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Does Irving's portrayal of Dame Van Winkle in "Rip Van Winkle" make him seem...

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jsscant | Student, College Freshman | eNoter

Posted October 2, 2011 at 10:16 AM via web

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Does Irving's portrayal of Dame Van Winkle in "Rip Van Winkle" make him seem anti-feminist?

 

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K.P.L. Hardison | College Teacher | eNotes Employee

Posted October 2, 2011 at 1:17 PM (Answer #1)

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There are two relevant questions related to answering whether Irving's portrayal of Dame Van Winkle is anti-feminist or not. The first is whether you approach the question as a revisionist critic--taking Irving and the Dame out of context of their time--or as a traditional literary critic, sans revisionism. The second question is whether you wish to examine the Dame and Irving as representing a social viewpoint or as representing a literary viewpoint.

Revisionism in literature refers to the idea of reading and criticizing literature from a perspective of current social and cultural principles and ideologies: "the reinterpretation of orthodox views" of literary criticism. Revisionists aim to redirect consideration of literary canon through new avenues of thought, sometimes leading to restructuring of traditional ideas literature. For example, Gerard Carruthers (University of Glasgow) expresses the state of revisionism in Scottish and Irish literature by saying:

...[revisionist critics may see] revisionist interpretation of many Irish and Scottish cultural and literary activists as key players in the construction of a British literary canon. ... all cultural expression is seen to be ultimately sucked to the power centre of a super state.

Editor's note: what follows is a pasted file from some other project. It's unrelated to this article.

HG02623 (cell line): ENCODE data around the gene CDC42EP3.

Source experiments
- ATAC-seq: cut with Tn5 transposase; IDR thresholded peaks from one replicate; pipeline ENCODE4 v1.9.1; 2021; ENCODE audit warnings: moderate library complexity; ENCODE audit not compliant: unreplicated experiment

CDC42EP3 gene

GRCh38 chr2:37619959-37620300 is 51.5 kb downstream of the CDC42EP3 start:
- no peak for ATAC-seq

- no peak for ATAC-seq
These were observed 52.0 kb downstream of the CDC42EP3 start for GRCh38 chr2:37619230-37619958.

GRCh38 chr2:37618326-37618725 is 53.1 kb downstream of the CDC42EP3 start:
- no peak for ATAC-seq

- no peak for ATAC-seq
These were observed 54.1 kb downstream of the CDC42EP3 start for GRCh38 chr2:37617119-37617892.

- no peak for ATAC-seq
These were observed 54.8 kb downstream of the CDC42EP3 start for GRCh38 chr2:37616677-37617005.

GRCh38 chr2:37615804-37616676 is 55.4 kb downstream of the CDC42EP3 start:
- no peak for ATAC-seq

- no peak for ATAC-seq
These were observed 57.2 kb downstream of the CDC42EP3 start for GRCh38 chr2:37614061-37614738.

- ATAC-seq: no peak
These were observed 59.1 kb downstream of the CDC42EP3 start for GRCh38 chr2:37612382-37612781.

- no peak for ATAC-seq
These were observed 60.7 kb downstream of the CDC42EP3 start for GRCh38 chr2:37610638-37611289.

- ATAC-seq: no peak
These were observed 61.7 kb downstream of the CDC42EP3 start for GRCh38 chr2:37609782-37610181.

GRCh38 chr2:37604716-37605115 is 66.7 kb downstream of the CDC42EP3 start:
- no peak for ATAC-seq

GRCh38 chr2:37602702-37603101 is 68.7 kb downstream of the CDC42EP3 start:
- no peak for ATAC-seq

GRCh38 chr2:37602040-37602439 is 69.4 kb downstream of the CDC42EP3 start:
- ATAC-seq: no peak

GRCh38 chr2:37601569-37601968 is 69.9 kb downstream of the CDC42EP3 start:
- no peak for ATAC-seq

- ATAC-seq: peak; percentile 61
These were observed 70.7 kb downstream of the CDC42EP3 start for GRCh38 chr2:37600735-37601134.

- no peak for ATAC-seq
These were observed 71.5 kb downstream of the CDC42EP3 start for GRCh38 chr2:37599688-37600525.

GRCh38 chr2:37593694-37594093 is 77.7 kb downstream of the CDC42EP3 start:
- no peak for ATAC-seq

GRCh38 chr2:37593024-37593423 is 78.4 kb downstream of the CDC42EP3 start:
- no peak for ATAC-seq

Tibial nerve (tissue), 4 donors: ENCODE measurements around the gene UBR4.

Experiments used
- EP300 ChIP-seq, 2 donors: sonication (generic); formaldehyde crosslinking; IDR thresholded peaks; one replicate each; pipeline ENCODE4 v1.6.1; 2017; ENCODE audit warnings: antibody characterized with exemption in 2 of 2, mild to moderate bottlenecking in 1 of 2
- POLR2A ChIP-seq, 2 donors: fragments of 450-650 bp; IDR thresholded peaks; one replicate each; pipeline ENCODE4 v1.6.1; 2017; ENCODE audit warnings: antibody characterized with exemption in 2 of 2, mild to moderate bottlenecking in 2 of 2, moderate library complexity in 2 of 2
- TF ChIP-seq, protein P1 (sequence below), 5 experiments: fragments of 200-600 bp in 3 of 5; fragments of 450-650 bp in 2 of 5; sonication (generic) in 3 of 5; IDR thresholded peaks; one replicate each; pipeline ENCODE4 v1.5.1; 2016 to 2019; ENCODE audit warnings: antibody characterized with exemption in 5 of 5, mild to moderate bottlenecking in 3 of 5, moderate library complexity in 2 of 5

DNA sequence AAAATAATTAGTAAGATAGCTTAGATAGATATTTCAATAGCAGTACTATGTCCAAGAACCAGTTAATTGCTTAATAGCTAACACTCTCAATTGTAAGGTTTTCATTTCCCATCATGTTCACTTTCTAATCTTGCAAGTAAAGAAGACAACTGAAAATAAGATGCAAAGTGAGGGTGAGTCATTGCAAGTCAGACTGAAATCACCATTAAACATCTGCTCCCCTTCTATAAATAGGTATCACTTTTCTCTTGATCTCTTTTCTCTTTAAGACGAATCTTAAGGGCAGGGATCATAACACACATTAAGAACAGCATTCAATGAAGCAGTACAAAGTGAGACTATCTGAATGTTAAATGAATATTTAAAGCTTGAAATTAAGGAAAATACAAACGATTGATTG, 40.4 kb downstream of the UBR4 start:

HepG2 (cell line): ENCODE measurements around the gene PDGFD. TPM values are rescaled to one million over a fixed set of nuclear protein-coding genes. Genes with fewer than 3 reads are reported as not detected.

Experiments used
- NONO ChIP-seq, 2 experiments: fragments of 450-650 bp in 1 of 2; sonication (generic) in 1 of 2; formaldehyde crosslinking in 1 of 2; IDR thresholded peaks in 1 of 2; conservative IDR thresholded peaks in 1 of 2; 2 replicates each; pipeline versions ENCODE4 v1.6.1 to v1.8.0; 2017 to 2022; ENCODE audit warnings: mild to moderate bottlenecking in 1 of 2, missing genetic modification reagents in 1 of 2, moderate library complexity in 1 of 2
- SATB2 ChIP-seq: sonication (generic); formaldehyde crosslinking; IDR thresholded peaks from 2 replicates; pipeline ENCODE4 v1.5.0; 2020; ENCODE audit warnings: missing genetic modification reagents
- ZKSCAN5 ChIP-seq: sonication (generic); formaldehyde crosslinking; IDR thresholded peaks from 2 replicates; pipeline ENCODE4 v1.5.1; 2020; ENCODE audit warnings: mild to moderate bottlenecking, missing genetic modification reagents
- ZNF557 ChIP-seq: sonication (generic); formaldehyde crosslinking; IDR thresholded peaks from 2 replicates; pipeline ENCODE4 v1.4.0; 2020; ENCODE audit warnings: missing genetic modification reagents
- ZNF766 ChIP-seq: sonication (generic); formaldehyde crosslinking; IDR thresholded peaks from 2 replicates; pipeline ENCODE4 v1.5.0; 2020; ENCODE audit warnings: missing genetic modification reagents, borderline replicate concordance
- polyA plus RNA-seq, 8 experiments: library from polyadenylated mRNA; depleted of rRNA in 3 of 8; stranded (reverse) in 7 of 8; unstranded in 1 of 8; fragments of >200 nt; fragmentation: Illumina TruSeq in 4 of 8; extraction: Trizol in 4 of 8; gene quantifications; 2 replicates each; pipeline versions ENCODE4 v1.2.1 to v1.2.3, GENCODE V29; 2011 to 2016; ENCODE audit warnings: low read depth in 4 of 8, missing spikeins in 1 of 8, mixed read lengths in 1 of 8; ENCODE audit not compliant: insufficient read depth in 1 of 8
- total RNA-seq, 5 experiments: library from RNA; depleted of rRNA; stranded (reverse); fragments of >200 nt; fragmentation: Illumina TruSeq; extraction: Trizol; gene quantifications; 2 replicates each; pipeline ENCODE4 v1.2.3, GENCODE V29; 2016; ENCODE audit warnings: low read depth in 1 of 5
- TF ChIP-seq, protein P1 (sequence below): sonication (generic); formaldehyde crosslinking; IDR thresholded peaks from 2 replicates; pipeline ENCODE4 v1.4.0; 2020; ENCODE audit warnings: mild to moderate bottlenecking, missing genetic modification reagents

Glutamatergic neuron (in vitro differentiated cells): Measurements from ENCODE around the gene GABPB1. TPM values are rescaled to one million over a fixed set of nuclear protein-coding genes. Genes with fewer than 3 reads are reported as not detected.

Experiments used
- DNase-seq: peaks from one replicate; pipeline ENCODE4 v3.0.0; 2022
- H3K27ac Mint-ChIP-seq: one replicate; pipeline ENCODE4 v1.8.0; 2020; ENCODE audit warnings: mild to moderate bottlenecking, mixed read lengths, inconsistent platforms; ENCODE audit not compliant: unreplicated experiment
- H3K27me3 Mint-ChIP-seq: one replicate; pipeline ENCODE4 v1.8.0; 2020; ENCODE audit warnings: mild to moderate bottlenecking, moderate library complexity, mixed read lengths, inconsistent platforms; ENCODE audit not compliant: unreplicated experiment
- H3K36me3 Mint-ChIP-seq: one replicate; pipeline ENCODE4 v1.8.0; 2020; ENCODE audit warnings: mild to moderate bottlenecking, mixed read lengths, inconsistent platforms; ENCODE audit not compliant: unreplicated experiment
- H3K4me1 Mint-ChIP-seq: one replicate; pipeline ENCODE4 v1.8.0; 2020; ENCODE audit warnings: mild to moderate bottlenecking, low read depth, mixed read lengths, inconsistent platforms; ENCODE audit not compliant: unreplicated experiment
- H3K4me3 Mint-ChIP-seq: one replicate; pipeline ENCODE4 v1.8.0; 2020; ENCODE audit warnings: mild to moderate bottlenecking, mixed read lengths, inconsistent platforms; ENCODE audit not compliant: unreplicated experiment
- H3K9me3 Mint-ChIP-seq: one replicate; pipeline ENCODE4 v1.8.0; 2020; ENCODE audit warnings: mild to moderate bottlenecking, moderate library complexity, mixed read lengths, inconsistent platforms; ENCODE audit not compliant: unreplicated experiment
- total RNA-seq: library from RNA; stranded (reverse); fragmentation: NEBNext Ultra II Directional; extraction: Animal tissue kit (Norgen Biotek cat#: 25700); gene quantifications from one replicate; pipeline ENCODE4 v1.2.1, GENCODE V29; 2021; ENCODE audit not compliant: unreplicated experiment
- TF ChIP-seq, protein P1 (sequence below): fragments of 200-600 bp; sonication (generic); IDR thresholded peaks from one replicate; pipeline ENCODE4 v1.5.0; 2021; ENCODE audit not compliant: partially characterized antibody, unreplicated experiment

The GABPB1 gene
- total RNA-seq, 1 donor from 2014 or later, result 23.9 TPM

Anti-feminism in literature refers to overt opposition to feminist ideologies that are said to illuminate patriarchal manipulation and subjugation by males of females as represented in literature. According to sociologist Michael Flood, anti-feminism asserts that social roles are divinely determined and that, as males and females share society, the social order before the advent of feminism in the 1960s and 1970s was the ideal for a dual-gender society.

Having said this, Irving, in context his own society, is actually presenting a literary parody and satire of the male-female role ideology of his time. One concept holding sway was that women were the "angels" of hearth and home and were far too delicate in sensibilities and physically to do more than instruct servants in how to run the home and oversee the governess or tutors who educated their children, while giving moral fortitude to their world weary husbands. Irving explodes this stereotype by making Dame Van Winkle robust and domineering in every sense. He also explodes this stereotype by having the sole survivor of Rip's generation be "an old woman, tottering out from among the crowd." So, from within his own time, Irving might be considered as having not portray the Dame with anti-feminist leanings.

On the other hand, from a revisionist standpoint, Irving's portrayal of Dame Van Winkle is anti-feminist as he reinforces the ridicule of women as harridans and nags who are irrational and hyper-emotional. Similarly, Irving's reinforcement of this negative stereotype continues when the sole survivor turns out to be a domineering old woman who has outlasted all males through her dogged nagging and terrorizing of good men. From a revisionist view, Irving might be said to definitely portray the Dame with anti-feminist leanings.

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